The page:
When I first heard about Coupi, I was about to finish my minor in Mathematics and my junior year of pursuing a degree in Computer Science. I had already been searching for a summer internship that would allow me to put what I learned during my past three years at UAF to the test.
Through the Alaska Center for Innovation, Commercialization, and Entrepreneurship, I had the opportunity to connect with multiple startups, including Coupi. Some of the things that intrigued me about Coupi was the many ways real-world objects and particles could be represented using the discrete element method (DEM), and their use of Lua, a language that I had enjoyed learning the previous semester during one of my courses. Being an intern for Coupi would also give me the chance to work with others in my field of study. After meeting with Dr. Johnson, the CEO of Coupi, and talking about Coupi and the goals they were trying to achieve, I knew I wanted to be a part of Coupi’s team.
Learning the Software and Bug Testing
My first few weeks at Coupi were spent reading through and updating the user manual, which had not been updated much since the previous summer despite all the changes that had been made to the software. I used it to help me learn to use Coupi’s graphical user interface called Cime. Once I became familiar with Cime, I began testing the software for bugs on the Mac operating system. My main focus while testing was to test the capabilities of Cime’s dynamic particle generator, which was a new feature at the time.
My favorite part about bug testing was the different views it gave me on the software. Instead of asking myself “how does this function”, I had to change my perspective and ask, “how can I break this functionality”. I also had to imagine how a customer or someone with no experience using our software would have difficulties understanding or using our software. To get the bugs resolved, the other interns and I had to communicate back and forth with the development team in Ukraine. This proved to be difficult at times because the eleven-hour time difference between Alaska and Ukraine could cause delays in updating the software and making progress. Despite some difficulties, I feel as though the interns and the development team communicated well in order to make progress and improve the software.
The two biggest projects that I contributed to over the course of my internship were running rotary press and tumble blender simulations. The rotary press simulations were used to compare how different aspects of tablet formation in the pharmaceutical industry can cause particles to stick to the punch and reduce the efficiency of the punch and the stability of the tablet. Some of the aspects that we compared were adhesion and cohesion pressures of the active pharmaceutical ingredients (API), excipients, and the punch and die walls, as well as the use of different excipients and API, and the use of different punch pressures.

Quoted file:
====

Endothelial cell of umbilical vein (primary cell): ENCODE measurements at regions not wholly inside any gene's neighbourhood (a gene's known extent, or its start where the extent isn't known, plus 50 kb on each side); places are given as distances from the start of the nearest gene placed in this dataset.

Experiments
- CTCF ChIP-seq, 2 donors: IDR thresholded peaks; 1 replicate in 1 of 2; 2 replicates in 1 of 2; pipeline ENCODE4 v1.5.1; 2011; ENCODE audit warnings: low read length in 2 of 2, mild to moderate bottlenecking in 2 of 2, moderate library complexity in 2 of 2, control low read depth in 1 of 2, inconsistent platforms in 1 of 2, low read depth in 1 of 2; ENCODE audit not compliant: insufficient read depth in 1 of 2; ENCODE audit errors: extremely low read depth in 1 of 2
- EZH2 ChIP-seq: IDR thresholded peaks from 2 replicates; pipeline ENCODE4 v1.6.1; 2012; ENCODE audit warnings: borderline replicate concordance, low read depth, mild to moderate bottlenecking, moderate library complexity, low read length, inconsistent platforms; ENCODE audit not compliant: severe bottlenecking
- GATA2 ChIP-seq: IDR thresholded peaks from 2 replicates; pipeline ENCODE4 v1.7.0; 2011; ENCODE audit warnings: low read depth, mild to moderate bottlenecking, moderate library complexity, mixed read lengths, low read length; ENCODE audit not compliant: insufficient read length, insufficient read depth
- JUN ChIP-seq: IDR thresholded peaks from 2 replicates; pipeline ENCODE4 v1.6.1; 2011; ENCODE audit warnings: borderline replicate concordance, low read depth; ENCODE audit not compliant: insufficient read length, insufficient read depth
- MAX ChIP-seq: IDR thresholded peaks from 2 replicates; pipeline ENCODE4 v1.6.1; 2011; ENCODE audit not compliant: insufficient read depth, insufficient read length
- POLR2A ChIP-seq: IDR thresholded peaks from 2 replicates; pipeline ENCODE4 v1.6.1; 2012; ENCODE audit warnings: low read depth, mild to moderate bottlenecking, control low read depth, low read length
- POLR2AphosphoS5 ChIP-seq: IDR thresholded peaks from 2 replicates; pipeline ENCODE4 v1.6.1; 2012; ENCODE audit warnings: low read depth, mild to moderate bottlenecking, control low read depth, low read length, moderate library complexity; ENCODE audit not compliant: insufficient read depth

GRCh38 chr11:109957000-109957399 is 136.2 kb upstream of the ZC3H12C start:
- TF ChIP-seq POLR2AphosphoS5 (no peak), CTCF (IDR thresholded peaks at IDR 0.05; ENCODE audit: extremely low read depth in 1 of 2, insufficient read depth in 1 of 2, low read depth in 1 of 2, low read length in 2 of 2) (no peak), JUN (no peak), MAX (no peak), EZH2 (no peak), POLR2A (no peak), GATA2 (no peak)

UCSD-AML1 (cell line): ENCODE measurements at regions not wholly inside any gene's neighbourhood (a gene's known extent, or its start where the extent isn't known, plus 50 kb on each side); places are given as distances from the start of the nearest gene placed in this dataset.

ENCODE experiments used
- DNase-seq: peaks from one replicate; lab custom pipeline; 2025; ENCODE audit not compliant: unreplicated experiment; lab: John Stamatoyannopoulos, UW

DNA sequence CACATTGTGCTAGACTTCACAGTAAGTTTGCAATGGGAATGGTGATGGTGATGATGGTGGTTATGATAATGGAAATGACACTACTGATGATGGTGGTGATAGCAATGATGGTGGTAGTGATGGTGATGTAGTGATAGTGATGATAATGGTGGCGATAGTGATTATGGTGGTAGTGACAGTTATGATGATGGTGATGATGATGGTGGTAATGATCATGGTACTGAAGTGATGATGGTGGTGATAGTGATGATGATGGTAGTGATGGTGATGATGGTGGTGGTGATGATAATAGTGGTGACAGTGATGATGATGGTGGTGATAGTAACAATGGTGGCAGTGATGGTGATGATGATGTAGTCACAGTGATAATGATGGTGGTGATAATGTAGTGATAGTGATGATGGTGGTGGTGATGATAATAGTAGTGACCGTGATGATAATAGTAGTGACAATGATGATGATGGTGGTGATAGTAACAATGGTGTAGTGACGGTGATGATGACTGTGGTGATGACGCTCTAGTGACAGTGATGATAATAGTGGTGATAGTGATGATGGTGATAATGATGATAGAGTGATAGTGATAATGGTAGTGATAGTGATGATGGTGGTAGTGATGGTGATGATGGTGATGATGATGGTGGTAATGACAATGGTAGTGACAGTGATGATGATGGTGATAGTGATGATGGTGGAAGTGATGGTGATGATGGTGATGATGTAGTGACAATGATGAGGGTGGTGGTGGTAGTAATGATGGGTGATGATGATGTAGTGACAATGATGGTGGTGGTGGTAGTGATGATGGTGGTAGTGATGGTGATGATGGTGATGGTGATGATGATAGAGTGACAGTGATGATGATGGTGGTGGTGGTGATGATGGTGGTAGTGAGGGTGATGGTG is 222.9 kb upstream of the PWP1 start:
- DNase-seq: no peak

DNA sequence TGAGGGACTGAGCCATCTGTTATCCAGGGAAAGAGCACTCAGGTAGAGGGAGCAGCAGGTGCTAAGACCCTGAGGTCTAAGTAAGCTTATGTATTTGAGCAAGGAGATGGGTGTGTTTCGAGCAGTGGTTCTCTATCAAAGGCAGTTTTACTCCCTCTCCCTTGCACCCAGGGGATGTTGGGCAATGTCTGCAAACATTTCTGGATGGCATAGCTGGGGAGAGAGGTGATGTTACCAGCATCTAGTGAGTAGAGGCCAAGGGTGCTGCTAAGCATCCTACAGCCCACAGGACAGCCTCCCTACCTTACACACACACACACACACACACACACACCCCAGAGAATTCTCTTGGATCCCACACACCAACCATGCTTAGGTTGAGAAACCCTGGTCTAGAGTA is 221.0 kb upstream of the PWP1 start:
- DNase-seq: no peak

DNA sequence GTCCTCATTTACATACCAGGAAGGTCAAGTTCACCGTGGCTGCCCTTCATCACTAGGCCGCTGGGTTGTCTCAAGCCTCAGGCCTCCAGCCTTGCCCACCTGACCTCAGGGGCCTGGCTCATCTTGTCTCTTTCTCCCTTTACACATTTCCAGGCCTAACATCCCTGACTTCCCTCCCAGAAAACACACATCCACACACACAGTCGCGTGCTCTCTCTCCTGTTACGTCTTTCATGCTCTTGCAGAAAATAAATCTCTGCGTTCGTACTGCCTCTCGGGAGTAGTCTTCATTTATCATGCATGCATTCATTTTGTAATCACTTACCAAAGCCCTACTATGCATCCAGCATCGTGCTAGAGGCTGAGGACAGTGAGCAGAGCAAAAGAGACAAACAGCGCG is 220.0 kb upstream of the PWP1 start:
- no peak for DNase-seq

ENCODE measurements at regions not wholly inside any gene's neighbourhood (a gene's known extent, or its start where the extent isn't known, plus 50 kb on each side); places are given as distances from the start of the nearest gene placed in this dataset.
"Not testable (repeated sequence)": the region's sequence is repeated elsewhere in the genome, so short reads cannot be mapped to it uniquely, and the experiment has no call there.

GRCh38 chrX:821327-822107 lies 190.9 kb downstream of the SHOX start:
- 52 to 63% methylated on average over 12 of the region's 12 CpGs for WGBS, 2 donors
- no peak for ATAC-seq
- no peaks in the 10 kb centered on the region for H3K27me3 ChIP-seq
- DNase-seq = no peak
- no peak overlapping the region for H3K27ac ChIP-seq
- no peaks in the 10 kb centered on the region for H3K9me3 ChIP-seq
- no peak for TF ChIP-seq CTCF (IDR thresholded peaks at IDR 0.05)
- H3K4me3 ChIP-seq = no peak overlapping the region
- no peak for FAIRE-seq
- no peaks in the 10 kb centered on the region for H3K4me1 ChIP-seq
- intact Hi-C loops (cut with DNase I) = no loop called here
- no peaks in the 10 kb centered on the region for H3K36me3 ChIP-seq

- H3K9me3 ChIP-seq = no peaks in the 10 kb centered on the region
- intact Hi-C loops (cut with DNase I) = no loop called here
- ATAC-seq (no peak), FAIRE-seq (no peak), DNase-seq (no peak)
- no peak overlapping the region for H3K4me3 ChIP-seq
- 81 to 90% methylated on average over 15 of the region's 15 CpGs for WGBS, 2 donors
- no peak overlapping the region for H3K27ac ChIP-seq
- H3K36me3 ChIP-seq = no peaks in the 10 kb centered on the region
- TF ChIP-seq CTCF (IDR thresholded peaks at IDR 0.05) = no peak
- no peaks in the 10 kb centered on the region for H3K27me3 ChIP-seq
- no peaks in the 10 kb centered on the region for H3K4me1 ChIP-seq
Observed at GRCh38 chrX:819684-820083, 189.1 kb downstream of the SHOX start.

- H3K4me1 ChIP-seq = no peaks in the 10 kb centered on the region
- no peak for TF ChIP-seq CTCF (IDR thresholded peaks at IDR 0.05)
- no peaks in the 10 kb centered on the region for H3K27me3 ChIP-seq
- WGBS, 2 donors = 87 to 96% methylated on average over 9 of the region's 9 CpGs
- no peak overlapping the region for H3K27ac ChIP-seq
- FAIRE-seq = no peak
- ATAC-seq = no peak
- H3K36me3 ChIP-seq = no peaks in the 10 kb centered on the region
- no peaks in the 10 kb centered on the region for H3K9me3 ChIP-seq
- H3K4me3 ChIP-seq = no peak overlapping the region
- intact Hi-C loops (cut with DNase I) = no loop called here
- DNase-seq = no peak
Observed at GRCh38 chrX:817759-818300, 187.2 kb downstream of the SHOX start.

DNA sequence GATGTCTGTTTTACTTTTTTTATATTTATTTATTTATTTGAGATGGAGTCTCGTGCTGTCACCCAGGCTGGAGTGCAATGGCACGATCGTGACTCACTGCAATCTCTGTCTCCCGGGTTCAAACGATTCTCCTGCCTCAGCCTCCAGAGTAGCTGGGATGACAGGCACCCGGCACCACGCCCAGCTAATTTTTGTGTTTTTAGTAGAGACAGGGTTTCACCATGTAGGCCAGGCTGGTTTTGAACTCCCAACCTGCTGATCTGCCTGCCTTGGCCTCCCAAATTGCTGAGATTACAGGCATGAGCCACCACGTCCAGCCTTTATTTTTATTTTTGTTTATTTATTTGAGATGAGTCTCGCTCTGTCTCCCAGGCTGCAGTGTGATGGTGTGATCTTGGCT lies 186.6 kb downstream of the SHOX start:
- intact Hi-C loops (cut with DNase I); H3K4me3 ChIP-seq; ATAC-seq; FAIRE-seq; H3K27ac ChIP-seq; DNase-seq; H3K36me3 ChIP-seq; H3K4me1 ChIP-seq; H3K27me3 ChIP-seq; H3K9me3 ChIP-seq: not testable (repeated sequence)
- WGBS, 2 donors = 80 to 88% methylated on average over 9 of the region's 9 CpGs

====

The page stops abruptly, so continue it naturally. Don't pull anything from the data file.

As for the blending simulations, I ran simulations of blenders commonly used in the pharmaceutical and food industries. Three different types of tumble blenders using a variety of rotation velocities, particle sizes, and particle shapes were used to compare how well the particles will mix. Once the mixture was blended uniformly, the mixture would be released into a tube to see where and how segregation of particles began to develop.
Even though I mostly worked with software, I also helped prepare for presentations. I created graphs for our data from the rotary press trials. One of the other interns and I had to write an abstract for our blending simulation research on the effects of particle size and shape on the uniformity of a mixture and the occurrence of segregation of the particle mixture as it flows through a tube. We then helped to create a poster on blending simulations and RSD calculations by gathering images of our simulations and writing about the blending and RSD calculation processes.
Working for a startup gave me exposure to experiences outside of working with software that I do not think I would have had with other internship opportunities. For starters, the other interns and I worked directly with Dr. Johnson and Dr. Kulchitsky, the CEO and CTO of Coupi, to set tasks, develop projects, work on research and presentations, and meet deadlines. Working with our developers in the Ukraine gave me an inside look at the benefits and difficulties of international communication. I also gained insight on the marketing side of Coupi when I had to present the goals of Coupi, the capabilities of our software, and the purpose of our blending and rotary press simulations to UAF alumni.
While being an intern for Coupi, I gained useful experience in software development that built off of what I had learned during my time at UAF and it gave me additional opportunities that I would not have had in class. Overall, I am thankful for the opportunity to be a part of the Coupi team as an intern, and to be able to see Coupi’s software grow so much in the few months that I have been here. I hope to see Coupi’s world-changing software continue to grow and provide more opportunities like my internship to students in the future.